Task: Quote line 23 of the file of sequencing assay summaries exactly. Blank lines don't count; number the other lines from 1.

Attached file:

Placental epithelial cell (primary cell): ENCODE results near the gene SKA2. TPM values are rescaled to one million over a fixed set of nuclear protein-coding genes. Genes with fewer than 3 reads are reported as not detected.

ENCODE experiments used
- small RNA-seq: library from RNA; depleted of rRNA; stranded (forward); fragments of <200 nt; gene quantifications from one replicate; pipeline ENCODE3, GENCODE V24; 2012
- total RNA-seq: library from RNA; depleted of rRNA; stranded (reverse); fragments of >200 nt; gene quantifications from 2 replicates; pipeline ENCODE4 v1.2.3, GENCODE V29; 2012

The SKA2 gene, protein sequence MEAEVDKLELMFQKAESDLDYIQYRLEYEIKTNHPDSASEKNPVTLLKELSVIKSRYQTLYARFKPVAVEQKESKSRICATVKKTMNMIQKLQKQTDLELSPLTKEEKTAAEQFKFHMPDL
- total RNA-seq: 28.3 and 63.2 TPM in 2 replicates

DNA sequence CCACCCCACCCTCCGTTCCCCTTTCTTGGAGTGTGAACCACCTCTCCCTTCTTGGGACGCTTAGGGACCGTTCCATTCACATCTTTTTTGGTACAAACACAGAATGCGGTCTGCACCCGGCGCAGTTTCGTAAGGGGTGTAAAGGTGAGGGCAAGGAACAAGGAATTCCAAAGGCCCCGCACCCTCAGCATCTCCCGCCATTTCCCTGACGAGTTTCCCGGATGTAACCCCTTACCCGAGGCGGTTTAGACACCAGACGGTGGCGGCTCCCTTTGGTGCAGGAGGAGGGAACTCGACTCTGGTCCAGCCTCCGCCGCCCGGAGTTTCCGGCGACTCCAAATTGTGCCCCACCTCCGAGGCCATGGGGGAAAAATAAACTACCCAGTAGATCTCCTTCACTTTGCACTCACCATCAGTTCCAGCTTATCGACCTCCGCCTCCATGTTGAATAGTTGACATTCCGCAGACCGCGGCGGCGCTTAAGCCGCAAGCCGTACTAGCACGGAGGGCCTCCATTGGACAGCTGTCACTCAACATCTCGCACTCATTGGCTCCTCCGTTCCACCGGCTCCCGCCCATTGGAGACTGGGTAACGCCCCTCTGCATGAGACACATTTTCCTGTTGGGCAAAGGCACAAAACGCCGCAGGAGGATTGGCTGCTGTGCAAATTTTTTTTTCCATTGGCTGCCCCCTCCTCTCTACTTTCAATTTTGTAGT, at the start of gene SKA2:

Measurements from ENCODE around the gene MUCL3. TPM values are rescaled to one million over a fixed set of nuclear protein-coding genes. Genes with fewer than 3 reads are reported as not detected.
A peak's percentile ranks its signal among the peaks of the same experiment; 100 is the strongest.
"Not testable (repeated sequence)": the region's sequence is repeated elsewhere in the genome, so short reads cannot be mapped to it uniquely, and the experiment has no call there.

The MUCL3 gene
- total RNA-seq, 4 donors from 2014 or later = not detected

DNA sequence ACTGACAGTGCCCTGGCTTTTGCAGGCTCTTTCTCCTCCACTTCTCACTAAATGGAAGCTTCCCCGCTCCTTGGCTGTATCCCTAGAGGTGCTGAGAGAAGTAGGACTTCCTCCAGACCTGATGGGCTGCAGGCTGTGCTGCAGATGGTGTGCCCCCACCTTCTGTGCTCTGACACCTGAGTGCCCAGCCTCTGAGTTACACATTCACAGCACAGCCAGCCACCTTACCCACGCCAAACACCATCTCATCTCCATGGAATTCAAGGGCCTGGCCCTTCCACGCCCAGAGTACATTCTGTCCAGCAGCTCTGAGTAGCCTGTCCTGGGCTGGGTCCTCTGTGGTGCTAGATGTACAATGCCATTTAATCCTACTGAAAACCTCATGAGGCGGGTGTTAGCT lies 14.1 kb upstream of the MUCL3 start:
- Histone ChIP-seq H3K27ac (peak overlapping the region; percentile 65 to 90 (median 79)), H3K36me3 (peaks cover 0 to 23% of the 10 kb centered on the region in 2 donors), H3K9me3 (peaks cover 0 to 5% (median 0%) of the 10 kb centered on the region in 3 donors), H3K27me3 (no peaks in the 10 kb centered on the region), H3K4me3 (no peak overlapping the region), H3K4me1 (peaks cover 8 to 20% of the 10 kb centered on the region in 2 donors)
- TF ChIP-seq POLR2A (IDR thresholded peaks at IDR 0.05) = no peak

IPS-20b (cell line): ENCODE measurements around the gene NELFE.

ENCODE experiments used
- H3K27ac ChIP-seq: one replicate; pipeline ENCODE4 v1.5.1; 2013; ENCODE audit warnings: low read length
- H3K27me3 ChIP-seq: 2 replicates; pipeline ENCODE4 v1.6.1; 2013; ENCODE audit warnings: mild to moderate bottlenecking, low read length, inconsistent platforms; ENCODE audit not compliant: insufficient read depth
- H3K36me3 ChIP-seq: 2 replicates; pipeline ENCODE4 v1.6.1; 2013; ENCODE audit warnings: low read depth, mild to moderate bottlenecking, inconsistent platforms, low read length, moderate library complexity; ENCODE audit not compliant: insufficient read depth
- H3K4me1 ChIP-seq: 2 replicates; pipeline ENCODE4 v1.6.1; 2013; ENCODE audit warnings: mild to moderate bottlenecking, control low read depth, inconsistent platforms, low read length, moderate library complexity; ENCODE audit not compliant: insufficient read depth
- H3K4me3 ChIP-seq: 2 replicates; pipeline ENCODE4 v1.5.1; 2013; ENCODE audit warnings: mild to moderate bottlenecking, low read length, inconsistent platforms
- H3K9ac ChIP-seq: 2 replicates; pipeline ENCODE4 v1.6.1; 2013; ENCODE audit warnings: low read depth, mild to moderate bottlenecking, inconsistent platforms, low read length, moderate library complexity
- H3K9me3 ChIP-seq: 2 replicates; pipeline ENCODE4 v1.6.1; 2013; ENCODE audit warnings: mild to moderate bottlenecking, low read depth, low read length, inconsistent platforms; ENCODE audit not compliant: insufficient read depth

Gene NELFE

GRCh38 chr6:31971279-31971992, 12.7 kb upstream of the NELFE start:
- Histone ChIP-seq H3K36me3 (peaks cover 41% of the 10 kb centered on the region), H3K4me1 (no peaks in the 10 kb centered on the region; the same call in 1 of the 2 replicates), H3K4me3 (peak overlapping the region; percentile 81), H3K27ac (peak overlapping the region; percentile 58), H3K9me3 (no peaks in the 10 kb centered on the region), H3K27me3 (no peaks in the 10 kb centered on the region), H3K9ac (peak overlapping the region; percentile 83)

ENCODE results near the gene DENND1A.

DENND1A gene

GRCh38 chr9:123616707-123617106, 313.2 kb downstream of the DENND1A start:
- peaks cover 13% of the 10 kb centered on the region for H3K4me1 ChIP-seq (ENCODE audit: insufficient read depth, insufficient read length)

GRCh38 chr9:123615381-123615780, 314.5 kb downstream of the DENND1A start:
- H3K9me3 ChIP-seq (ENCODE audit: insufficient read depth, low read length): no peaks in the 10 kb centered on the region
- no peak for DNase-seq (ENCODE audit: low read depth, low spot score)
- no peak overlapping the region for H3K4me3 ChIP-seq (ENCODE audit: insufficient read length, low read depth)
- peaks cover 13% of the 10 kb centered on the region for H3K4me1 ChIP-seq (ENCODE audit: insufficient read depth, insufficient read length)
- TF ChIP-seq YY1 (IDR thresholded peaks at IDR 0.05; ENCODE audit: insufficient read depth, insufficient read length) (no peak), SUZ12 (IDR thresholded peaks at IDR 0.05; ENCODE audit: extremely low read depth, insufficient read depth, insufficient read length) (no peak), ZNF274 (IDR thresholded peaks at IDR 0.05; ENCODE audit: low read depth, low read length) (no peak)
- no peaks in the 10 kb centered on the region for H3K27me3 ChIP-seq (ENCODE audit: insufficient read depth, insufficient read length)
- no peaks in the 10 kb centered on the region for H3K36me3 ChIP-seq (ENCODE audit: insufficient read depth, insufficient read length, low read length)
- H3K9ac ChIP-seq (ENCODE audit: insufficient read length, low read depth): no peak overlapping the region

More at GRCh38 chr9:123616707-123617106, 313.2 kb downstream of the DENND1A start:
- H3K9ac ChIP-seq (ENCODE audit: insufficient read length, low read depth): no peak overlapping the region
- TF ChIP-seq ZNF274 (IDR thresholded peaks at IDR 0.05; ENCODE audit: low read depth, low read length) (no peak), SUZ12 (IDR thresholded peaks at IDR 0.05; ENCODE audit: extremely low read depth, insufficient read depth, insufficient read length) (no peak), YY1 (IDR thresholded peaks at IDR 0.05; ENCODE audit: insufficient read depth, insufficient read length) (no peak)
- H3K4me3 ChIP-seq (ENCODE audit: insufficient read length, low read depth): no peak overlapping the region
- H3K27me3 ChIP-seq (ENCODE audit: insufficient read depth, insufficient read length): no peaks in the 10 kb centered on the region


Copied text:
- H3K9ac ChIP-seq: 2 replicates; pipeline ENCODE4 v1.6.1; 2013; ENCODE audit warnings: low read depth, mild to moderate bottlenecking, inconsistent platforms, low read length, moderate library complexity